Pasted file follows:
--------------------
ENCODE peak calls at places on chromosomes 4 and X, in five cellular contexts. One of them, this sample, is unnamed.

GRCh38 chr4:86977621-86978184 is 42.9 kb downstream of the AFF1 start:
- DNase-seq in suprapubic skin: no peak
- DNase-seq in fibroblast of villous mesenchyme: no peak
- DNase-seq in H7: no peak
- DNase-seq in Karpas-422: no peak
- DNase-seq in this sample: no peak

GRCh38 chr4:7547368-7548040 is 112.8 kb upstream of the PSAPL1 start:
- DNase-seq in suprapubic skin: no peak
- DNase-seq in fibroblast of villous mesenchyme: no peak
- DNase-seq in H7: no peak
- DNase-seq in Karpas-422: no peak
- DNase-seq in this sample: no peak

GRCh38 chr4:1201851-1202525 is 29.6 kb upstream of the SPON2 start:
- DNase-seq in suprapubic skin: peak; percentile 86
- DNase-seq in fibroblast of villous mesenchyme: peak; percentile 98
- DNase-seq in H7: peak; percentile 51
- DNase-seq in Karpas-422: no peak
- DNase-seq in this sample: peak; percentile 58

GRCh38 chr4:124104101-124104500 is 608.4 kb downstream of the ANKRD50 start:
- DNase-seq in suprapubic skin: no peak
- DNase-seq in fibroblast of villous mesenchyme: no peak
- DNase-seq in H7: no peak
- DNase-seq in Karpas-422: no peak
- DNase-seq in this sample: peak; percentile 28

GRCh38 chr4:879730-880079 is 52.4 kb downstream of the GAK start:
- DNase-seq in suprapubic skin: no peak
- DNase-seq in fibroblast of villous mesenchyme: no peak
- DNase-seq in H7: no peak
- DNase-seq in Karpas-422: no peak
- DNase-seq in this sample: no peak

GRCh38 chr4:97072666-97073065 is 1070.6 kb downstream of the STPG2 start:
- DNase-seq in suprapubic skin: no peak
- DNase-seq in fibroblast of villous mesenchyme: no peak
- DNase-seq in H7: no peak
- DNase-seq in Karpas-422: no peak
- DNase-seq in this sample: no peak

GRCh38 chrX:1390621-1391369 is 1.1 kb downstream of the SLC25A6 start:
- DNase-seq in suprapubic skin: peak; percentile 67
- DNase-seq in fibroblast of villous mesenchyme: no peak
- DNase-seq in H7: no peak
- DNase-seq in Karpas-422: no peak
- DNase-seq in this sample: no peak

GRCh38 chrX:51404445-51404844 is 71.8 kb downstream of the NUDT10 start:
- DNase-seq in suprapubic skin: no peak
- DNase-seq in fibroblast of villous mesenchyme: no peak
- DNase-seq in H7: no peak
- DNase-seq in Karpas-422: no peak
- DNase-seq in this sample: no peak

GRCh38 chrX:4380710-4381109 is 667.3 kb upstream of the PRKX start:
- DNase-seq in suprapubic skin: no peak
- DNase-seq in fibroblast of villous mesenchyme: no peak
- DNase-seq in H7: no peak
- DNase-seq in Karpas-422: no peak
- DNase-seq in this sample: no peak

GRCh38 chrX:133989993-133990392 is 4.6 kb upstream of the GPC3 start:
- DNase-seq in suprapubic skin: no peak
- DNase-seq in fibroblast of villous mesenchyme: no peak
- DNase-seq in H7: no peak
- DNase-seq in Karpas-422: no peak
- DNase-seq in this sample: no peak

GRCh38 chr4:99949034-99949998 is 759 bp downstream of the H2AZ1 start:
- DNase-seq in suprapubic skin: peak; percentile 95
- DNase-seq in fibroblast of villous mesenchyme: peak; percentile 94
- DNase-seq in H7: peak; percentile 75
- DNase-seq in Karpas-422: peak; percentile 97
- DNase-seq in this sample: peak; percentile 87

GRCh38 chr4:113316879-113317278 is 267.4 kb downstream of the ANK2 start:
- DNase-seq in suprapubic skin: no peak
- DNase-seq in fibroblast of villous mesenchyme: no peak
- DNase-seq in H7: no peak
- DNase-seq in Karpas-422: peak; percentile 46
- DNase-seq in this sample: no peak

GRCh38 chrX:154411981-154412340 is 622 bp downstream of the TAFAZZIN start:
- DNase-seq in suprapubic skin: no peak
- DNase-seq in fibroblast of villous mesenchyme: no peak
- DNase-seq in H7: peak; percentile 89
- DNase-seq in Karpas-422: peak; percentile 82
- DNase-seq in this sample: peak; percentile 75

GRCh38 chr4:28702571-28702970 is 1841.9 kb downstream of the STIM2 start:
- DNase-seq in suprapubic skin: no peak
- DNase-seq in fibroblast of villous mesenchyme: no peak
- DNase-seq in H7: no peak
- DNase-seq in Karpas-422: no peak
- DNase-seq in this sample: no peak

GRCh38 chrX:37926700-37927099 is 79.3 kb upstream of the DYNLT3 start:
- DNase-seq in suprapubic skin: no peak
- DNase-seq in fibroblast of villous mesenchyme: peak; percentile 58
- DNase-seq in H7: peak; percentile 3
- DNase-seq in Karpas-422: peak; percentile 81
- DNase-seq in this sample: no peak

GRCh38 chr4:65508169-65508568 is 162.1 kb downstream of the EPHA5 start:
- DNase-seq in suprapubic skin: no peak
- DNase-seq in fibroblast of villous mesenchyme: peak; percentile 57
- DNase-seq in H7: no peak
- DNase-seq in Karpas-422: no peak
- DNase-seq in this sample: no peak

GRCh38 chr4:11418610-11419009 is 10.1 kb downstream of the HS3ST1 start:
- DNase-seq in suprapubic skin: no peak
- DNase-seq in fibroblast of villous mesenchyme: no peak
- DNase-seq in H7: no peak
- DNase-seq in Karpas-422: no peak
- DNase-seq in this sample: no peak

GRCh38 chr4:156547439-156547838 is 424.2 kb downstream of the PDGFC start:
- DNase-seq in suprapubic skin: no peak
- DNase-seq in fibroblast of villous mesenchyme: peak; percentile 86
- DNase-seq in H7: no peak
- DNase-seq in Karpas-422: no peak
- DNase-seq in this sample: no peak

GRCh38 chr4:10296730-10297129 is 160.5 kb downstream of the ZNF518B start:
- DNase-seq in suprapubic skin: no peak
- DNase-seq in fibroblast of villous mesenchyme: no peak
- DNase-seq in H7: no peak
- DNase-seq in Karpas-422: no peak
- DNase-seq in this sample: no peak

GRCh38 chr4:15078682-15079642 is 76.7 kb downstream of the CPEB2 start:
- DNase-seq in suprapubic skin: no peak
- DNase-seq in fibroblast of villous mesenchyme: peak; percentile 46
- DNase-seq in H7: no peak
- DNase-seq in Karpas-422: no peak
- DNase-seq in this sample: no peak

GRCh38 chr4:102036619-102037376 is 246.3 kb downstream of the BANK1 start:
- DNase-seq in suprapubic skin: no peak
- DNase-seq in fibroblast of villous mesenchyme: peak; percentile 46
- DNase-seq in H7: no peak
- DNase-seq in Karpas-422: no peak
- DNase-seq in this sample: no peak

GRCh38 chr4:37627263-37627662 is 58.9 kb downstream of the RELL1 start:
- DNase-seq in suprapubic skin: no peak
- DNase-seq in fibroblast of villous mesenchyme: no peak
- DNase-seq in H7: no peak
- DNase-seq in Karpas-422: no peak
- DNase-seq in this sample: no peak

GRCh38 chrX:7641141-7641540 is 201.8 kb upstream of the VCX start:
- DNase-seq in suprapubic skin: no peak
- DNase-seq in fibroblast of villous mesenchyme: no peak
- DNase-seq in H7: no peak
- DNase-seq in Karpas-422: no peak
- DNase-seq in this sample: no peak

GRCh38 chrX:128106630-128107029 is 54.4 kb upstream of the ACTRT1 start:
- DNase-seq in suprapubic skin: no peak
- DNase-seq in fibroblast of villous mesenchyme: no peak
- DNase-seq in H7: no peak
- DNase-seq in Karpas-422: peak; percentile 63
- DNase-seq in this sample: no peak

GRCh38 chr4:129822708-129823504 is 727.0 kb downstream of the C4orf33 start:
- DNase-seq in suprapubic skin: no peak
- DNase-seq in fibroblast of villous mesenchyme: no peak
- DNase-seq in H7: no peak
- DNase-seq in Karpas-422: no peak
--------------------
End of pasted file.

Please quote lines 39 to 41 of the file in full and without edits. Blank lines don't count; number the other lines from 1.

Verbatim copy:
- DNase-seq in suprapubic skin: peak; percentile 67
- DNase-seq in fibroblast of villous mesenchyme: no peak
- DNase-seq in H7: no peak